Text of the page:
FARGO — An attorney who successfully fought the city of Fargo’s traffic fines in a 2007 lawsuit said Wednesday, Dec. 4, that the City Commission's recent move to increase fines is unconstitutional and will likely be challenged in court.
Mark Friese, an attorney at Vogel Law Firm in Fargo, said the city’s recently approved fine increases might technically be permitted by recently passed state law but will inevitably lead to challenges in court on the grounds that it violates equal protection clause of the Constitution.
“There’s no question this is going to be litigated at some point,” he said in an appearance on the Jay Thomas Show on WDAY Radio. “A lawyer will at some point take a case up once cities have banked money they’re probably not supposed to be banking.”
After a new state law permitting local governments to raise fines by up to 100% came into effect on Aug. 1, the Fargo City Commission on Nov. 18 voted unanimously to double fines for numerous traffic violations. Other cities in North Dakota, including Casselton and Mandan, are discussing similar measures and other cities such as Grand Forks have already raised fines.
Fargo’s increases included texting while driving from $100 to $200, failure to yield to a pedestrian from $50 to $100 and following too closely from $20 to $40. The change also adjusts the city’s current speeding ticket fee schedule.
The problem with the increases, Friese said, is that North Dakota sheriff’s deputies, state troopers and city police officers all have jurisdiction to enforce traffic laws within the city of Fargo, possibly leading to inconsistent ticketing in the same circumstances, violating the North Dakota and the United States Constitution.
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“The exact same violation occurring at the exact same location is going to have a higher fine just because it’s a city police officer issuing it rather than a state patrolman or a sheriff’s deputy,” he explained. “If two people who are similarly situated are treated differently — disparately — for no good reason it violates equal protection of the law.”
Friese was an attorney on a federal class-action suit brought against the city of Fargo by resident Stephanie Sauby in 2007 that alleged exactly that — the city of Fargo had violated the equal protection clause of the 14th Amendment to the Constitution by charging fines greater than those allowed by the state.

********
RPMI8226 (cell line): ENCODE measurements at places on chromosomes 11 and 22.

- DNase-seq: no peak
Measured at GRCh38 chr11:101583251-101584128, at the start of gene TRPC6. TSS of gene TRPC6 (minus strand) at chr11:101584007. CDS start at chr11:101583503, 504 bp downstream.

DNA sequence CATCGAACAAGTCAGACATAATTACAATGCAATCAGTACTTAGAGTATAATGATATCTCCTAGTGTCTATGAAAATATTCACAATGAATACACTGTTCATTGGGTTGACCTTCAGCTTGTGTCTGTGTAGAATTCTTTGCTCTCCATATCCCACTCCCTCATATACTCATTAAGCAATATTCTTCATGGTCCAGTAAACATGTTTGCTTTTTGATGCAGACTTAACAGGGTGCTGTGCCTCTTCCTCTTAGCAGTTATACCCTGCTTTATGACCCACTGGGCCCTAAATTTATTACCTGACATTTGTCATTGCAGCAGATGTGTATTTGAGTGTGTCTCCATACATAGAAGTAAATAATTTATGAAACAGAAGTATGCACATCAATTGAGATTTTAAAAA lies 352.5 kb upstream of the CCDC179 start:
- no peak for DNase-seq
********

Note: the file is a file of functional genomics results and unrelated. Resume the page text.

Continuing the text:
In 2009 a federal judge approved a settlement where the city of Fargo agreed to pay up to $1.5 million — though the city never admitted wrongdoing. More than 50,000 drivers got a letter in the mail informing them that they qualified, Forum News Service reported.
Possible constitutional issues aren't the only problem with changes to North Dakota's traffic ticket statute, according to Friese.
The Legislature may have changed state law to allow local governments to charge higher fees for traffic violations but overlooked a key loophole drivers could use to avoid fines.
When a driver is pulled over and ticketed, the fine is technically a form of bond, Friese explained. When a driver posts bond, he or she can choose to have a hearing.
But as the law currently stands, a driver is only required to post bond at the state law limit, Friese said, meaning that the driver could pay a ticket at the limit set by the state and forfeit their hearing, thereby allowing them to avoid the higher ticket fine imposed by the city.
The only way a driver could be forced to pay the city's ticket is by challenging the ticket in court and losing, he said.